Preserve Your Vision and Reduce the Risk
Cataracts are a well-known eye condition often associated with aging. By the age of 80, more than half of the US population either has a cataract or has undergone cataract surgery.
Inside your eye, there is a clear natural lens. However, over time, changes in the eyes can cause the breakdown of the lens proteins, resulting in cloudiness. Viewing objects through a cataract may cause hazy, blurry, or less vibrant vision.
Cataracts typically develop in both eyes, although the progression may not be equal. As a result, there can be a noticeable difference in vision between the two eyes.
In addition to the vision changes mentioned above, other symptoms of cataracts may include:
- Increased sensitivity to glare and light
- Yellowing of colors
- Dim vision
- Double vision in one eye
- Needing more or brighter light for reading and similar activities
- Difficulty with driving, especially at night
- Seeing rings or halos around lights
Risk Factors for Cataracts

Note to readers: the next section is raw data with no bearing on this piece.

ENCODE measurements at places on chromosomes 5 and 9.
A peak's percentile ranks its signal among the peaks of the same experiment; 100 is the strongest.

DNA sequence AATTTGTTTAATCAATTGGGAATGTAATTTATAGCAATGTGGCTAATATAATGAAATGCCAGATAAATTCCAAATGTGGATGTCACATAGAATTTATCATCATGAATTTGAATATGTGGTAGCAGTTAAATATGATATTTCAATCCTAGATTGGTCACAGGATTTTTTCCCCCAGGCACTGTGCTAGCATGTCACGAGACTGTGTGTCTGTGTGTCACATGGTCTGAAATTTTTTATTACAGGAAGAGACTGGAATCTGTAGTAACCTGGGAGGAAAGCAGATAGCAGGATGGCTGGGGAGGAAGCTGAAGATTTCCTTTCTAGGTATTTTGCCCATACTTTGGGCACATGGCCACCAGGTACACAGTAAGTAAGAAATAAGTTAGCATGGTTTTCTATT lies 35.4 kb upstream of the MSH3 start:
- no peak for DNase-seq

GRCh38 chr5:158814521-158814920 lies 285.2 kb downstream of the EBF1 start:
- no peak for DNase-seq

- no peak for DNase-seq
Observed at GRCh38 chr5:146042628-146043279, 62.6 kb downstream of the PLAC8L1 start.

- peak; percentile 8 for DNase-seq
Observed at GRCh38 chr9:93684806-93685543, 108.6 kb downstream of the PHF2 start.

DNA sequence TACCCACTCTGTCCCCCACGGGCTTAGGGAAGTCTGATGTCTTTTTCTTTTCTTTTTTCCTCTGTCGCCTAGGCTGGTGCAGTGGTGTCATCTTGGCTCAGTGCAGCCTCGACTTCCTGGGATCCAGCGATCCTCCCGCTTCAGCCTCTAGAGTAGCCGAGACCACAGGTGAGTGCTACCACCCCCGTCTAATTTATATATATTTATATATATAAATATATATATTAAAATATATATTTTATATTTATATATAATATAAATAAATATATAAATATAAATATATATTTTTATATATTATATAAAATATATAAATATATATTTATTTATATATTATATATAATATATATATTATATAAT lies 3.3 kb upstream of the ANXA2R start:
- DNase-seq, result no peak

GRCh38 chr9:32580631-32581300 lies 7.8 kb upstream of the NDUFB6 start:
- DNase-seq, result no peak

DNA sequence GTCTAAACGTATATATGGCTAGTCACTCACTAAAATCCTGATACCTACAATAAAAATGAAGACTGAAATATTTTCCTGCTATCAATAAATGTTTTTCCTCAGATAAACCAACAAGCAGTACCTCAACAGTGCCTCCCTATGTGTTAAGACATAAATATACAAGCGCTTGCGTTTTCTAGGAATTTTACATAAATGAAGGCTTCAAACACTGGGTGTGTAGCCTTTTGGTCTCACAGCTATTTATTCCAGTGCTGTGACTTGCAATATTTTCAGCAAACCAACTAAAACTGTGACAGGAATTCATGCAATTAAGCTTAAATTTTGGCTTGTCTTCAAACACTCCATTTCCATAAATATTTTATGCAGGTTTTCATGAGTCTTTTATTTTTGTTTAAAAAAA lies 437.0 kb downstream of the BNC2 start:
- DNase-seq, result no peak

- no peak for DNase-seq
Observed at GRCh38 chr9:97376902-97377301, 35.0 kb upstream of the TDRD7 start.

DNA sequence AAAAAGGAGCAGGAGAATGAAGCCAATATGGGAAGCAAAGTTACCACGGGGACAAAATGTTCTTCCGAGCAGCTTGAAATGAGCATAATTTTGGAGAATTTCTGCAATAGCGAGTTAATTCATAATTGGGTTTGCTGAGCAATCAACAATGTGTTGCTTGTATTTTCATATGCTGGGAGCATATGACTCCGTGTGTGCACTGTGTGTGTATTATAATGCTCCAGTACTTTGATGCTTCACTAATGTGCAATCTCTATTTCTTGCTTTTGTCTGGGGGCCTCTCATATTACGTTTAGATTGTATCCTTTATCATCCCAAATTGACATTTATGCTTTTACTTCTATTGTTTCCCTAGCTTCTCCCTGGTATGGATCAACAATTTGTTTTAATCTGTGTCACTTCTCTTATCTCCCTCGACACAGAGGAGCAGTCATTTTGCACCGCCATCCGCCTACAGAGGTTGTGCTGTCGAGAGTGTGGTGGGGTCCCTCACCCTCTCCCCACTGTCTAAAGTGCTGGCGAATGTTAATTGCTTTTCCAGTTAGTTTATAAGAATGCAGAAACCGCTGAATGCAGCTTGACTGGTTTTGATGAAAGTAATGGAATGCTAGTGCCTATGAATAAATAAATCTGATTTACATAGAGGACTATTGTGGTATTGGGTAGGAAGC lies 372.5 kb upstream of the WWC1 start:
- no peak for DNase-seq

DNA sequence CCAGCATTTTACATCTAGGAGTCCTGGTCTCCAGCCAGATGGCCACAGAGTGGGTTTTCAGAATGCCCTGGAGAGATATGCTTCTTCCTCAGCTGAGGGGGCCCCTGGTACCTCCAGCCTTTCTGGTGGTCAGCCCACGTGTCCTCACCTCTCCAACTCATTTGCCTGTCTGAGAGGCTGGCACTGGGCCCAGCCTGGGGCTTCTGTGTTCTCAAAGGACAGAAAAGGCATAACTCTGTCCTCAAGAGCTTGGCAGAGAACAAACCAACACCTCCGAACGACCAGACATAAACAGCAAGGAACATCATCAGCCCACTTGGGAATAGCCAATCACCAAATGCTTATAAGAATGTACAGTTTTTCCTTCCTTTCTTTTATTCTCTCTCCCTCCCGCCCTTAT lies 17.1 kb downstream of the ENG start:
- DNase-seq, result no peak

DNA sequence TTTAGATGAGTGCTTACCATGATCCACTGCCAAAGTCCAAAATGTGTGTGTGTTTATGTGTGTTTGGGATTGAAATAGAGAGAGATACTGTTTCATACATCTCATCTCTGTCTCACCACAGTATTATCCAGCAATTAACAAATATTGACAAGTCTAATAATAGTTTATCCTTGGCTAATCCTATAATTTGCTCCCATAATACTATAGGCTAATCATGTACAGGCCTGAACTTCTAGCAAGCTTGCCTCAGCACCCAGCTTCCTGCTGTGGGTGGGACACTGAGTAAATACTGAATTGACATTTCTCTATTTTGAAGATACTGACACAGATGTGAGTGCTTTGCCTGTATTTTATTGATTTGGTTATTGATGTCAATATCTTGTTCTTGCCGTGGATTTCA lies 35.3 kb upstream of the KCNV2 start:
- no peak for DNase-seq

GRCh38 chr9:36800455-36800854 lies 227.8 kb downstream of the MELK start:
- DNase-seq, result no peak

While cataracts are commonly associated with aging, certain risk factors can increase the likelihood of developing cataracts or experiencing their onset earlier in life. These risk factors include:
- Excessive exposure to sunlight
- Previous eye surgery
- Excessive alcohol consumption
- High blood pressure
- Prolonged use of corticosteroid medications
- Previous eye inflammation or injury
There is also a significant genetic component to cataract development. If your parents, siblings, or other family members have had cataracts, your own risk of developing them increases.
Reducing and Preventing Cataracts
While cataracts are a natural part of the aging process for many individuals, several strategies can help slow their progression or delay their onset:
- Regular eye exams: Comprehensive eye exams are crucial for detecting early signs of cataract development. Your optometrist can provide guidance and recommend lifestyle changes to promote eye health.
- Sun protection: Ultraviolet rays from the sun can contribute to cataract development. Wearing sunglasses that block UVB rays and a hat when outdoors can help protect your eyes.
- Healthy lifestyle choices: Maintaining a balanced diet rich in vegetables and fruits supports a healthy weight and provides essential vitamins and minerals for your eyes. Limiting alcohol consumption and quitting smoking also contribute to better eye health.
Diagnosis and Treatment of Cataracts
A definitive diagnosis of cataracts can only be provided by your eye doctor. Various tests, including a slit-lamp exam, visual acuity test, and retinal exam, can assist in the diagnosis.
In the early stages, prescription glasses may help address the changes in vision caused by cataracts. However, when glasses are no longer effective, surgery is often recommended.